Blaknie History, Family Crest & Coats of Arms
Blaknie is a name of ancient Norman origin. It arrived in England with the Norman Conquest of 1066. The Blaknie family lived at Blakeney, in the county of Norfolk, or a place of the same name in Gloucester.
Early Origins of the Blaknie family
The surname Blaknie was first found in Norfolk at Blakeney, a small sea-port, post-town, and parish, in the union of Walsingham, hundred of Holt. "This place was called Snitterley in the time of Henry III., who granted it a market: it assumed its present name in the reign of Edward III." 
Blakeney consisted of seven villages whose tenant-in-chief was Earl Hugh of Chester. Some of these villages were submerged by the sea by the Middle Ages. Conjecturally, the Blakeneys are descended from the first early Norman noble who held his lands from Earl Hugh. One reference states "Blakeney is a parish in Norfolk, in which county the family had great possessions. " 
The first record of the family was found in the Hundredorum Rolls of 1273 where Adam de Blakeneye from London was listed. Later and further to the north, Johannes Blaunkeney was listed in the Yorkshire Poll Tax Rolls of 1379. 
Nicholas de Blakney was listed in Norfolk in 1392 and later Elizabeth Blakney was listed there in 1515. 
Early History of the Blaknie family
This web page shows only a small excerpt of our Blaknie research. Another 99 words (7 lines of text) covering the years 1575, 1756, 1976, 1672, 1761, 1690, 1702, 1679, 1733, 1709, 1729 and 1721 are included under the topic Early Blaknie History in all our PDF Extended History products and printed products wherever possible.
Blaknie Spelling Variations
Multitudes of spelling variations are a hallmark of Anglo Norman names. Most of these names evolved in the 11th and 12th century, in the time after the Normans introduced their own Norman French language into a country where Old and Middle English had no spelling rules and the languages of the court were French and Latin. To make matters worse, medieval scribes spelled words according to sound, so names frequently appeared differently in the various documents in which they were recorded. The name was spelled Blakeney, Blakeny, Blackney, Blakney, Blakny, Blaknie, Blakenie, Blaykney, Blayknie, Blaikney and many more.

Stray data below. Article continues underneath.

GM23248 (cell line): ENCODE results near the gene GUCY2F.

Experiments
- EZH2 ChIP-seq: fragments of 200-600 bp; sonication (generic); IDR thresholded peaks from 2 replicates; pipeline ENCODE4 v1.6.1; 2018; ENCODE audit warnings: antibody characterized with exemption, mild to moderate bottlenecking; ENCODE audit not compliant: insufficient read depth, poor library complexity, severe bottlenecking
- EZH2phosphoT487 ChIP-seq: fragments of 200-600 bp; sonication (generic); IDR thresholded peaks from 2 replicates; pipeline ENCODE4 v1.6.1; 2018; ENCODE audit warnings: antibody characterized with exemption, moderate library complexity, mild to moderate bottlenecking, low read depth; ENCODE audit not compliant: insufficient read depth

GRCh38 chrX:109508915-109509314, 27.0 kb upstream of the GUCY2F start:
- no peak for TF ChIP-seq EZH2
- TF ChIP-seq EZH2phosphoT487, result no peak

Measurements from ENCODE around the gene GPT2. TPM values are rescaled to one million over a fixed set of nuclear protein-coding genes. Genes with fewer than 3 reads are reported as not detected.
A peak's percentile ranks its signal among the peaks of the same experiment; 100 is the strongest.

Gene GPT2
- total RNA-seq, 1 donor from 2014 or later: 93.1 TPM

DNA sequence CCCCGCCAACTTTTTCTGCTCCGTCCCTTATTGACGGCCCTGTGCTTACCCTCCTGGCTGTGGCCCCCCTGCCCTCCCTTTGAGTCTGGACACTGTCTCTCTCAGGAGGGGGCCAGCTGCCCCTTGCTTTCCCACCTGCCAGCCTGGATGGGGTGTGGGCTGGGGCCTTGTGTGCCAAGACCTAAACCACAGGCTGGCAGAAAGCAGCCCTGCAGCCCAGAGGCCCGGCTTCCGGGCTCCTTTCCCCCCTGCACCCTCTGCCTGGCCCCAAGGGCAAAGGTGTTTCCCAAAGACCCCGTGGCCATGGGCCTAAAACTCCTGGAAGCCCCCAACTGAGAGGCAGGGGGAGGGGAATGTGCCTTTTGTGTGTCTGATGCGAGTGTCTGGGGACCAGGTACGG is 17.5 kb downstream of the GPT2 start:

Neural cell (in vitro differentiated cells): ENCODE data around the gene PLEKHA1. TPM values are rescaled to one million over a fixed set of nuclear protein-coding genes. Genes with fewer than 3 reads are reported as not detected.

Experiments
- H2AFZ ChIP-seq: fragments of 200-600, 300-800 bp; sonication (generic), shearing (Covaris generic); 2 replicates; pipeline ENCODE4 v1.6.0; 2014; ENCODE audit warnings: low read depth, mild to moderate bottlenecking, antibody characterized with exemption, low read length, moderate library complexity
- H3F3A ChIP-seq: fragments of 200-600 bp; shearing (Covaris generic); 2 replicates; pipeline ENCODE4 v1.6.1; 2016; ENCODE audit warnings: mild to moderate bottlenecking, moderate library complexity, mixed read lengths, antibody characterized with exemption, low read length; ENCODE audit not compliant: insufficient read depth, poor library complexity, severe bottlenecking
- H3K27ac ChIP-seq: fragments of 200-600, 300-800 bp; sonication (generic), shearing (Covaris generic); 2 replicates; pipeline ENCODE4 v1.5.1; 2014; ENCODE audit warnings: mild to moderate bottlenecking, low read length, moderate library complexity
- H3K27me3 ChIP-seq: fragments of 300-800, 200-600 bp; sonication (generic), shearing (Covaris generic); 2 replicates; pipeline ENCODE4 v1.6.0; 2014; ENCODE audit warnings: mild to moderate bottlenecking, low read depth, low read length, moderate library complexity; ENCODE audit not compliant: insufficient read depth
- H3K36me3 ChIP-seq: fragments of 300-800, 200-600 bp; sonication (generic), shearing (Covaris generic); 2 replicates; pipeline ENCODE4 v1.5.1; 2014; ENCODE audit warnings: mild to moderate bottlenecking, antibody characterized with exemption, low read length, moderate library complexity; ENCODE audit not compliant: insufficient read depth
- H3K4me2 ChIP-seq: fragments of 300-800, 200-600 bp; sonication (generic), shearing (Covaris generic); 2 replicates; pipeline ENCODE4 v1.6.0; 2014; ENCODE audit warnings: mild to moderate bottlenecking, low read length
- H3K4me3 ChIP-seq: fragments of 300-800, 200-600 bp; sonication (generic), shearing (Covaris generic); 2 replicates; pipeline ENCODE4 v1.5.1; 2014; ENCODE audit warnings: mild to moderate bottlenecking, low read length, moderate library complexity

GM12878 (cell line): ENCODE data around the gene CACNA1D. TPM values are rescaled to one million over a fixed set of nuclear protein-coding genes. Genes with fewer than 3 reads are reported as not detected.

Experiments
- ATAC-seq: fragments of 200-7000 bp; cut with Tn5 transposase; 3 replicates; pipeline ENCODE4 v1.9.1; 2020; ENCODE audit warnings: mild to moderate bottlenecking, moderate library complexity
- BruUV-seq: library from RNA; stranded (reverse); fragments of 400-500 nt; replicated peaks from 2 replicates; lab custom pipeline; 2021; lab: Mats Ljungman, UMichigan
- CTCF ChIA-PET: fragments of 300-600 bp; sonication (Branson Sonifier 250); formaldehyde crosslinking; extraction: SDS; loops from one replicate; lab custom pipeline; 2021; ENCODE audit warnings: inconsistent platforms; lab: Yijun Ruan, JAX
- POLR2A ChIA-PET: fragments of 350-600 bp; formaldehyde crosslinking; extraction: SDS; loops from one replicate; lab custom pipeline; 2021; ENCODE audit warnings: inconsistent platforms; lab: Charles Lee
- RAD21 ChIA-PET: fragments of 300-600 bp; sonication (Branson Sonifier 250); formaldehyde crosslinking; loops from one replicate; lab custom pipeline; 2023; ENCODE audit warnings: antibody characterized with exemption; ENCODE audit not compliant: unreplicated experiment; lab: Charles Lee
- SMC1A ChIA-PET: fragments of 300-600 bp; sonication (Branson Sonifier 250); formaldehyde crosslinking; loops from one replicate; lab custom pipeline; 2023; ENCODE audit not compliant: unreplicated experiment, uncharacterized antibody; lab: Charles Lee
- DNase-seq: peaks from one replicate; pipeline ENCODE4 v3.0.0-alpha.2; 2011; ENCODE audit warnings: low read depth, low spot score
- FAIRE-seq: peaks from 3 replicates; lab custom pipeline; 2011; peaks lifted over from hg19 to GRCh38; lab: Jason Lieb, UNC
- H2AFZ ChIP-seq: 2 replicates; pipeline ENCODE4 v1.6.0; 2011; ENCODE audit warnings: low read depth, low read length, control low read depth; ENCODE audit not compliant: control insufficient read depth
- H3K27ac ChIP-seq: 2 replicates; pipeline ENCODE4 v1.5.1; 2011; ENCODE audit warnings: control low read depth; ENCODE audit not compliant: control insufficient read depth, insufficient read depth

Early Notables of the Blaknie family (pre 1700)
More information is included under the topic Early Blaknie Notables in all our PDF Extended History products and printed products wherever possible.
Migration of the Blaknie family to Ireland
Some of the Blaknie family moved to Ireland, but this topic is not covered in this excerpt.
Another 178 words (13 lines of text) about their life in Ireland is included in all our PDF Extended History products and printed products wherever possible.
Migration of the Blaknie family
Because of this political and religious unrest within English society, many people decided to immigrate to the colonies. Families left for Ireland, North America, and Australia in enormous numbers, travelling at high cost in extremely inhospitable conditions. The New World in particular was a desirable destination, but the long voyage caused many to arrive sick and starving. Those who made it, though, were welcomed by opportunities far greater than they had known at home in England. Many of these families went on to make important contributions to the emerging nations of Canada and the United States. Analysis of immigration records indicates that some of the first North American immigrants bore the name Blaknie or a variant listed above: John Blackney who settled in Maryland in 1776; William Blakeney landed in North America in 1772.
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The Blaknie Motto +
The motto was originally a war cry or slogan. Mottoes first began to be shown with arms in the 14th and 15th centuries, but were not in general use until the 17th century. Thus the oldest coats of arms generally do not include a motto. Mottoes seldom form part of the grant of arms: Under most heraldic authorities, a motto is an optional component of the coat of arms, and can be added to or changed at will; many families have chosen not to display a motto.
Motto: Auxilium meum ab alto
Motto Translation: My help is from above.
- ^ Lewis, Samuel, A Topographical Dictionary of England. Institute of Historical Research, 1848, Print.
- ^ Lowe, Mark Anthony, Patronymica Britannica, A Dictionary of Family Names of the United Kingdom. London: John Russel Smith, 1860. Print.
- ^ Bardsley, C.W, A Dictionary of English and Welsh Surnames: With Special American Instances. Wiltshire: Heraldry Today, 1901. Print. (ISBN 0-900455-44-6)
- ^ Rye, Walter, A History of Norfolk. London: Elliot Stock, 62, Paternoster Row, 1885. Print